5 Reasons Cards Can Win Sugar Bowl

Make no mistake: this Florida team could easily be playing in the national championship game. Nevertheless, here are five good reasons the Cards can win the Sugar Bowl:

Strength Where It Counts

There is no debate in the football world over which position is the most important one on the football field. There is almost no debate over which team has a decided edge at that position in this game. A smart, talented, (generally) mobile quarterback with a strong arm and a deft touch is the greatest equalizer in sports.

Florida's (Over)Reliance on Turnovers

The Gators have one of the nation's top defenses. But it is a defense that relies heavily on forcing turnovers. They recovered 10 fumbles and intercepted 19 passes, and their turnover margin per game of 1.42 tied for first in the SEC.

But this is the type of advantage an opposing team can flip in a one-off scenario. For instance, take the Syracuse game ... please. The Orange came into it worst in the Big East in turnover margin; yet they proceeded to play error-free football in that one game, and they cleaned our collective clock.

Florida, on the other hand, made six turnovers of its own against Georgia, and the last one probably cost the Gators a shot at the national title.

I'm not saying Louisville has to play error-free to win; I'm saying that if the Cards make one turnover and Florida makes one - or any other number that's even among the teams - then Louisville effectively has negated a huge advantage upon which Florida typically relies.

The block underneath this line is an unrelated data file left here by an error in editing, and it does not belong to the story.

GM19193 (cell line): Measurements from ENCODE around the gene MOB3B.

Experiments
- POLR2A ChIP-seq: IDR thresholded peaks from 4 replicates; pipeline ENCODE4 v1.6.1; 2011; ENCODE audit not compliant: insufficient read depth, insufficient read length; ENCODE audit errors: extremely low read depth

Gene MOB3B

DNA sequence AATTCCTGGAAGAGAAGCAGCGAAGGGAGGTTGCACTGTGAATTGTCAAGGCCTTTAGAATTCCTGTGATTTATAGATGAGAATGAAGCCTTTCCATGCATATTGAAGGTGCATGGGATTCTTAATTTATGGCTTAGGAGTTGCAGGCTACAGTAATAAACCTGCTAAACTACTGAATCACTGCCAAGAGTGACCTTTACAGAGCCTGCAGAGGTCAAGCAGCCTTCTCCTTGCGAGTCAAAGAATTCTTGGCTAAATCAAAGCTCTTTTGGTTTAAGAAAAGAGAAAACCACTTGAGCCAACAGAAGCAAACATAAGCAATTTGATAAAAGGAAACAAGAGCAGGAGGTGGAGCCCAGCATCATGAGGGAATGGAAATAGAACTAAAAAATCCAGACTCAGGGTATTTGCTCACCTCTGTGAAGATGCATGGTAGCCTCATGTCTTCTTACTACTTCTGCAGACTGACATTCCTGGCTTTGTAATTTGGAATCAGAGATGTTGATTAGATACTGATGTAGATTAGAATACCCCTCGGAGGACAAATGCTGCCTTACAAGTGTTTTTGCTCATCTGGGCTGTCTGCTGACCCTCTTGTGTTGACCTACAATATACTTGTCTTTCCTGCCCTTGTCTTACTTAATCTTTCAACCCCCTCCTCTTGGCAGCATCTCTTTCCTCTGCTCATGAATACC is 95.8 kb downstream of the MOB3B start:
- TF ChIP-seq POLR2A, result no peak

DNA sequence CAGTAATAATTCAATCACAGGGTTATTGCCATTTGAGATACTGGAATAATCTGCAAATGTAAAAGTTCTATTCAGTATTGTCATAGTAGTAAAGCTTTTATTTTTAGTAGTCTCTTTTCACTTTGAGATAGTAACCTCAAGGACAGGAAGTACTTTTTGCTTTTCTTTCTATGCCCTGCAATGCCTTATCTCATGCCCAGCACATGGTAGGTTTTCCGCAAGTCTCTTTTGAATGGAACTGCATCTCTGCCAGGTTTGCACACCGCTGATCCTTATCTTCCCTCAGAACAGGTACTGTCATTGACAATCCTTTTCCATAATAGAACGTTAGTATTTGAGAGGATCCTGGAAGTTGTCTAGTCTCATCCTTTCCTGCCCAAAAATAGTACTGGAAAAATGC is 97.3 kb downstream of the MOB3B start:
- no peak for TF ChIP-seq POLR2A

The X Factor: Consistency

Florida is a great team, but they haven't been much more consistent than has Louisville. Less than a month ago, the Gators had to score two touchdowns in the last minute - and block a punt and return it for a touchdown with two seconds left - to beat Louisiana Lafayette 27-20.

U of L is not UL-Lafayette.

A week earlier, the Gators relied on four overthrown potential touchdown passes - including one in the last minute - by Missouri QB James Franklin to hang on 14-7.

A healthy Teddy Bridgewater probably doesn't overthrow four touchdown passes. Both these teams have a tendency to play to the level of their opponents. That always favors the underdog.

Familiarity Breeds Confidence

No, I'm not talking about the coaching staff - though that can't hurt. Many of Louisville's most important players have been playing against some of Florida's top players since their junior varsity days. Our kids know something deep down, from experience, that the rest of the country isn't ready to accept: that they damn-well do belong on the same field as those guys.

The Crucible Effect

Two minutes left in the third quarter with a BCS bid at stake. You're trailing 14-3. Your star quarterback is playing with one good arm and one good leg. Your running game has gained all of 80 yards in 10 quarters since your starting tailback went down. The whole world is telling you that your coach is about to abandon you. You're playing at night on the scene of your school's most heartbreaking loss ever. It is frickin' cold and everything hurts.

No one believes you can win this game. Only you do.

If you're reading this, you understand football well enough to know in your heart that the Cardinal team that emerged from that game is a different team - a far more dangerous team - than the one that went into that game. We've all seen the meeting of minds and hearts that took place between Shawn Watson and Teddy Bridgewater in the tunnel afterward.

The world has not seen this new Cardinal team play a game.

Far. More. Dangerous.

Does all this mean Louisville will beat Florida in the Sugar Bowl? Of course not.

Does it mean the Cards can beat Florida?

You bet your ass it does!

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